Perhaps I can have the MC waiting for the train to approach and have some sort of interaction with kids, A ball rolls up and hits him as the kids come over and apologize. He could playfully toss the ball around or do some kind of neat trick with it for them, then when the train comes or he sees his target, he'll wave to them goodbye saying that he's "on a business trip."
     
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  6. Night Gardener

    Night Gardener Mystagogue

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    Kindness can be learned, but should be instinct: first nature. These are all great examples in this thread. Even something as simple as the character walking down a street, noticing beetles in their path, and actively avoiding stepping on them as they travel, works to illustrate what a character does without really overthinking or over-analyzing.
     
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  7. Svrtnsse

    Svrtnsse Staff Article Team

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    Or there might be a lone mother with a pram and a lot of bags and your MC might help her get the pram on to the train - or something like that. :)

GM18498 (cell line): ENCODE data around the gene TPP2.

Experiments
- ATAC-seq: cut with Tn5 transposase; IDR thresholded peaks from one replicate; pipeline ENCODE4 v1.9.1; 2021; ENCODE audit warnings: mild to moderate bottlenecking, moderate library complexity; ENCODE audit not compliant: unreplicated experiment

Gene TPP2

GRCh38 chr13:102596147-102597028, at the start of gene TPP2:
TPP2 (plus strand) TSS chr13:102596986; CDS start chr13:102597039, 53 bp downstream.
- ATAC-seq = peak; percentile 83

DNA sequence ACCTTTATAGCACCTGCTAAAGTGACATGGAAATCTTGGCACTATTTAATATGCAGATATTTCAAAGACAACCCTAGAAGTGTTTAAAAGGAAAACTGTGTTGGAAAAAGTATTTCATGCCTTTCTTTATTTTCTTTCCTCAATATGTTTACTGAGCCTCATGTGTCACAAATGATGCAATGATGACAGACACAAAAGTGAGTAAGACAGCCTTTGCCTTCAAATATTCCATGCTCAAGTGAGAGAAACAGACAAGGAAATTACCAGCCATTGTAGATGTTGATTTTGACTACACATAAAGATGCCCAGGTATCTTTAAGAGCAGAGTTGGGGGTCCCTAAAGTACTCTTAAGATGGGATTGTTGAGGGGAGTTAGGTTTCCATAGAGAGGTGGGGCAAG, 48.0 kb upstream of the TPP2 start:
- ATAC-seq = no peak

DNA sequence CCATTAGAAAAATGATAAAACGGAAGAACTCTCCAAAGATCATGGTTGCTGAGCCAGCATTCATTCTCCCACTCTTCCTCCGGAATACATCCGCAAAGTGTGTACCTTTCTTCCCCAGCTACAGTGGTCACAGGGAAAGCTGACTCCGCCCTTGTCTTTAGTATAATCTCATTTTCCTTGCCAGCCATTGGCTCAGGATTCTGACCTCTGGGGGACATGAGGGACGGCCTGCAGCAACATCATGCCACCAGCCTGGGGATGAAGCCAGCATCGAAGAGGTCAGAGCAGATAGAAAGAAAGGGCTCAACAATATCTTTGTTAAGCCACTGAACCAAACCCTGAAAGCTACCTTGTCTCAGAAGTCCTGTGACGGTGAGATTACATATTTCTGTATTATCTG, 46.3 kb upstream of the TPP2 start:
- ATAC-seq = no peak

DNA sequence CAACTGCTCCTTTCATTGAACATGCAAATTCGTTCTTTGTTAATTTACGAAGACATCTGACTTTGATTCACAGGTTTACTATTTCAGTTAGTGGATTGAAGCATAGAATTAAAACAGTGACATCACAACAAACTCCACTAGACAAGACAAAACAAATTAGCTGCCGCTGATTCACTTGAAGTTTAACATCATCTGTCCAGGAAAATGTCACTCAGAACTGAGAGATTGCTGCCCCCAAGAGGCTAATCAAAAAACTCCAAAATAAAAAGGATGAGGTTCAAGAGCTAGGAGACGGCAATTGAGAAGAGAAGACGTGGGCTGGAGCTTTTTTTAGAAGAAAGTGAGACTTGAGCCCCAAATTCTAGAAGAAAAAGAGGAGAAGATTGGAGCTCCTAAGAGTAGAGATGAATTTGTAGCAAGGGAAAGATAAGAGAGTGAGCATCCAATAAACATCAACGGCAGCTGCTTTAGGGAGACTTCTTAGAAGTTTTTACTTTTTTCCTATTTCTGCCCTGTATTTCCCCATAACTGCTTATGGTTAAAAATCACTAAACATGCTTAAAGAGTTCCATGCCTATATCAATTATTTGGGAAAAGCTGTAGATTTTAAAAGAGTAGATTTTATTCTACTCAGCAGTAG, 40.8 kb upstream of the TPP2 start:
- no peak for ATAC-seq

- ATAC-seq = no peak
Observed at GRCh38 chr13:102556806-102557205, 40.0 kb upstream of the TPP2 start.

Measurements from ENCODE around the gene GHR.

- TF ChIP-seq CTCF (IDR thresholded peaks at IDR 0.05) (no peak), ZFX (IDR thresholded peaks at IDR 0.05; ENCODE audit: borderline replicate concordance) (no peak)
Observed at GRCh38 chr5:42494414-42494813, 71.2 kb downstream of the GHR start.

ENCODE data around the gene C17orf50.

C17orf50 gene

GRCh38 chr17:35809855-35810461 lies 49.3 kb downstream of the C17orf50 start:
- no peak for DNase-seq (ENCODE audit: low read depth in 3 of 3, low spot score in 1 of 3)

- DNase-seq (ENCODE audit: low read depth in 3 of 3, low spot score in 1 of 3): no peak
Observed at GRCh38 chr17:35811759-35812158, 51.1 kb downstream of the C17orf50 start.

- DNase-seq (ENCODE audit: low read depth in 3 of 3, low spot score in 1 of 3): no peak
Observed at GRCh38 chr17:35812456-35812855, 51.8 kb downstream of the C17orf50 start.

8. Night Gardener

    Night Gardener Mystagogue

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    It's like creating layers of plausible deniability and slowly escalating the criteria for a reader or viewer to willingling suspend their disbelief and judgement.

    You're showing a nicer inner character in their workings, their interactions. Even just a glimpse can maybe be enough. If a character rescues a bag of kittens from drowning, beats up the guy that threw them in the river, I might be able to sit through the part where he lets innocent hostages die because it's not his obligation to rescue them. I think the character you're formulating might be a Chaotic Neutral, with a specific task of hunting down and destroying vampires. Maybe, a Chaotic Good. There's a reason he's decided to take out vampires, and those reasons do have beneficial peripheral benefits.